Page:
19 LPV/RTV & SQV SQV 1000 mg 2x/d with standard-dose LPV showed sustained SQV levels equivalent to dosing of SQV/RTV 1000/100 mg 2x/d and unchanged LPV levels with good viral efficacy (Pharmacology Workshop, 2002).
20 NFV & SQV NFV increases SQV-S levels 3-fold or higher. Consider dosage of NFV 750 mg + SQV-S 800 mg 3x/d, or NFV 1250 mg + SQV-S 1200 mg 2x/d (under study) (6th CROI, 1999).
21 RTV, SQV & EFV RTV increases SQV levels 3-fold or higher. Good results from studies of 400 mg 2x/d for each drug. No food effect of this combination. Addition of EFV to RTV/SQV 400 mg 2x/d does not significantly change levels (7th CROI, 2000; ICAAC, 2001). SQV 1000 mg/RTV 100 mg 2x/d results in similar SQV levels. Once-daily SQV/RTV (1600/100 mg) with food showed good clinical efficacy (ICAAC, 2001). Soft-gel or hard-gel caps appear bioequivalent in all dosage combinations with RTV (9th CROI, 2002; Pharmacology Workshop, 2002).
22 APV, RTV & EFV RTV increases APV levels significantly, ie, APV 1200 mg with RTV 200 mg 2x/d increases APV Cmax/AUC/Cmin by +33%/+131%/+680%. The addition of EFV 600 mg 1x/d to this combination results in Cmax -9%, AUC +8%, and Cmin +27% (Falloon, 1999; Lamotte, 2000). APV decreases RTV Cmin 3-fold compared with RTV Cmin in RTV/IDV or RTV/SQV, which may affect levels of other PIs added to APV/RTV (Pharmacology Workshop, 2001). FDA-approved dose: APV/RTV 600/100 mg 2x/d or 1200/200 mg 1x/d.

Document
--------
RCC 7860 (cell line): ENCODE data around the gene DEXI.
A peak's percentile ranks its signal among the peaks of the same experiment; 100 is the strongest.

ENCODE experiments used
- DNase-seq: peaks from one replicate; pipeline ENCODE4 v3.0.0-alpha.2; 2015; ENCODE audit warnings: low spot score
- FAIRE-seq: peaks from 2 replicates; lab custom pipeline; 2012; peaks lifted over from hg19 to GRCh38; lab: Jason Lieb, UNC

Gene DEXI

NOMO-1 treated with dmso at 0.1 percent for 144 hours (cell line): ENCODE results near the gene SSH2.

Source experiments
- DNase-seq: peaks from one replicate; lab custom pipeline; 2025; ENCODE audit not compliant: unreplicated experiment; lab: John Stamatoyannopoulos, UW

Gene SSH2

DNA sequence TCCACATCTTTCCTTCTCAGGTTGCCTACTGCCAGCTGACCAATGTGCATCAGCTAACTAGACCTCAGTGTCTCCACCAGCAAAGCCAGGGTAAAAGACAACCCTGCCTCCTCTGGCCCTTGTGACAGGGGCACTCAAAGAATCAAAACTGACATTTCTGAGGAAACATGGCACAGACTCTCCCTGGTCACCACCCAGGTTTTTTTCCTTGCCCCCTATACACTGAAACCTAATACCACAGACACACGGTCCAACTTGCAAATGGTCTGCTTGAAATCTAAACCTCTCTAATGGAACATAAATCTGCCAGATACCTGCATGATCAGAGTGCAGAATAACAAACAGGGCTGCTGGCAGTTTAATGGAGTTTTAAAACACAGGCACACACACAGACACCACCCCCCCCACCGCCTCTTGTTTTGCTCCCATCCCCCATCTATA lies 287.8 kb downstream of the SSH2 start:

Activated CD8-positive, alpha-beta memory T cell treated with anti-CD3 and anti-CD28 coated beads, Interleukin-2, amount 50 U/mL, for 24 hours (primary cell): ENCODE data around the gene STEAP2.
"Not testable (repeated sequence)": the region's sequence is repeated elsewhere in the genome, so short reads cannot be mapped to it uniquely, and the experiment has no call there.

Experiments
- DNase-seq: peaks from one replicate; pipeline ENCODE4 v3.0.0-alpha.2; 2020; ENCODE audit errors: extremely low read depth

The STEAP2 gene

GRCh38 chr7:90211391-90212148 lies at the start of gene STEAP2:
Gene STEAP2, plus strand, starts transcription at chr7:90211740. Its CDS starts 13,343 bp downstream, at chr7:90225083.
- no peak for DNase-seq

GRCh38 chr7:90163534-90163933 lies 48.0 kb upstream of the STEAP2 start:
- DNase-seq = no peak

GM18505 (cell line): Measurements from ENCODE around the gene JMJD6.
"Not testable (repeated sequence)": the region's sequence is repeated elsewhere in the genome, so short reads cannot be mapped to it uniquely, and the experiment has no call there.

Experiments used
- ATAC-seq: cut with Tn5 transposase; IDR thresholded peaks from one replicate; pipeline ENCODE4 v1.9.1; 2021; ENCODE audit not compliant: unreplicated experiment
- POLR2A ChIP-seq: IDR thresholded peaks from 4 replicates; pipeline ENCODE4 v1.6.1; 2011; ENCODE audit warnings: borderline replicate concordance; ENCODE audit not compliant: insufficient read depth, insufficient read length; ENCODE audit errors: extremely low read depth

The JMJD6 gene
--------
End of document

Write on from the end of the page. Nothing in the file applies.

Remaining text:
23 IDV & RTV RTV increases IDV AUC up to 480%. Compared with IDV alone, 400 mg of both drugs 2x/d leads to same IDV peak and higher trough levels and acts as true dual -PI combo. No reports of nephrolithiasis in this combination. IDV/RTV 800/100 mg or 800/200 mg 2x/d augments IDV to higher peak and trough levels without antiviral activity of RTV. No significant food effect on IDV absorption with either dose combination. Other dose combinations under study (6th CROI, 1999). The addition of NVP or EFV to IDV/RTV does not significantly lower IDV levels (ICAAC, 2001).